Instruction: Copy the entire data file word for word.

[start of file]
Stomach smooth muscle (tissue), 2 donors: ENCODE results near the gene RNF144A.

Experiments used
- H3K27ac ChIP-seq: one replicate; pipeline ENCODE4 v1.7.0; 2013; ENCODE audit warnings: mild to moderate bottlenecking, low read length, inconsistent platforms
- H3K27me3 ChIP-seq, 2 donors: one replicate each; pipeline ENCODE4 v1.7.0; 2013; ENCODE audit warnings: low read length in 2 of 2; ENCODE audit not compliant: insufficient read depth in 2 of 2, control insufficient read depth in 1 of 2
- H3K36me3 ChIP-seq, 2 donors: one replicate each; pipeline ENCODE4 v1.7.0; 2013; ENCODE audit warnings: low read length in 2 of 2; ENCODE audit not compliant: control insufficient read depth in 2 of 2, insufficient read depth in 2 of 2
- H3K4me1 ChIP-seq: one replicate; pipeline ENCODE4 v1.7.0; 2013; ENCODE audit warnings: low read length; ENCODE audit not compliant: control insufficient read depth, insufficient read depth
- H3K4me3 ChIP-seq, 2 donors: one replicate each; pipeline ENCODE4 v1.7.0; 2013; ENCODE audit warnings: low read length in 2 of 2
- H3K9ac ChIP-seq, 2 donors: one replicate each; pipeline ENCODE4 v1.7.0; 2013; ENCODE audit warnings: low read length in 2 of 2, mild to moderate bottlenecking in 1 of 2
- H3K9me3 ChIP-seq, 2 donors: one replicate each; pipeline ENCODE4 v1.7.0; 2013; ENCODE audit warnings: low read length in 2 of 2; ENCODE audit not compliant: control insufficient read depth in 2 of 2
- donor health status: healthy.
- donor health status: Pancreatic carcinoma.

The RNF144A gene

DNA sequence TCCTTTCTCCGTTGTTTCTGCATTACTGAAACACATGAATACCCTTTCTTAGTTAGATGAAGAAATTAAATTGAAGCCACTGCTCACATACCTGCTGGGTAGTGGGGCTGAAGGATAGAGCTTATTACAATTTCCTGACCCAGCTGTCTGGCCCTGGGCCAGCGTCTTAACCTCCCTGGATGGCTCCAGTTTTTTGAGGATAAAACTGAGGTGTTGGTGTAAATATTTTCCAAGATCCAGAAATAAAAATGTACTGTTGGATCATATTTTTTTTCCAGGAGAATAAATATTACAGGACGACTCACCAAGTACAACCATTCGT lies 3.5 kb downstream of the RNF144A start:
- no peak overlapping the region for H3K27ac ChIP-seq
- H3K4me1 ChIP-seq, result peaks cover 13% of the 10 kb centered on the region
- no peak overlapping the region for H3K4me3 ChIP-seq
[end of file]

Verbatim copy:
Stomach smooth muscle (tissue), 2 donors: ENCODE results near the gene RNF144A.

Experiments used
- H3K27ac ChIP-seq: one replicate; pipeline ENCODE4 v1.7.0; 2013; ENCODE audit warnings: mild to moderate bottlenecking, low read length, inconsistent platforms
- H3K27me3 ChIP-seq, 2 donors: one replicate each; pipeline ENCODE4 v1.7.0; 2013; ENCODE audit warnings: low read length in 2 of 2; ENCODE audit not compliant: insufficient read depth in 2 of 2, control insufficient read depth in 1 of 2
- H3K36me3 ChIP-seq, 2 donors: one replicate each; pipeline ENCODE4 v1.7.0; 2013; ENCODE audit warnings: low read length in 2 of 2; ENCODE audit not compliant: control insufficient read depth in 2 of 2, insufficient read depth in 2 of 2
- H3K4me1 ChIP-seq: one replicate; pipeline ENCODE4 v1.7.0; 2013; ENCODE audit warnings: low read length; ENCODE audit not compliant: control insufficient read depth, insufficient read depth
- H3K4me3 ChIP-seq, 2 donors: one replicate each; pipeline ENCODE4 v1.7.0; 2013; ENCODE audit warnings: low read length in 2 of 2
- H3K9ac ChIP-seq, 2 donors: one replicate each; pipeline ENCODE4 v1.7.0; 2013; ENCODE audit warnings: low read length in 2 of 2, mild to moderate bottlenecking in 1 of 2
- H3K9me3 ChIP-seq, 2 donors: one replicate each; pipeline ENCODE4 v1.7.0; 2013; ENCODE audit warnings: low read length in 2 of 2; ENCODE audit not compliant: control insufficient read depth in 2 of 2
- donor health status: healthy.
- donor health status: Pancreatic carcinoma.

The RNF144A gene

DNA sequence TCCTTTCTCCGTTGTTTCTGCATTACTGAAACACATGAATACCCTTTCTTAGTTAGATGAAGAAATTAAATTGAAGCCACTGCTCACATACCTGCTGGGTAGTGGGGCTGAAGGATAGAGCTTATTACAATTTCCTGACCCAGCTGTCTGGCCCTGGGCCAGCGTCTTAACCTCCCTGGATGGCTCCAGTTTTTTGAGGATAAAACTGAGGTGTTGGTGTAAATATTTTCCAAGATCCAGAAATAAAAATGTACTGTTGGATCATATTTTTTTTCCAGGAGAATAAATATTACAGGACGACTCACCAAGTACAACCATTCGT lies 3.5 kb downstream of the RNF144A start:
- no peak overlapping the region for H3K27ac ChIP-seq
- H3K4me1 ChIP-seq, result peaks cover 13% of the 10 kb centered on the region
- no peak overlapping the region for H3K4me3 ChIP-seq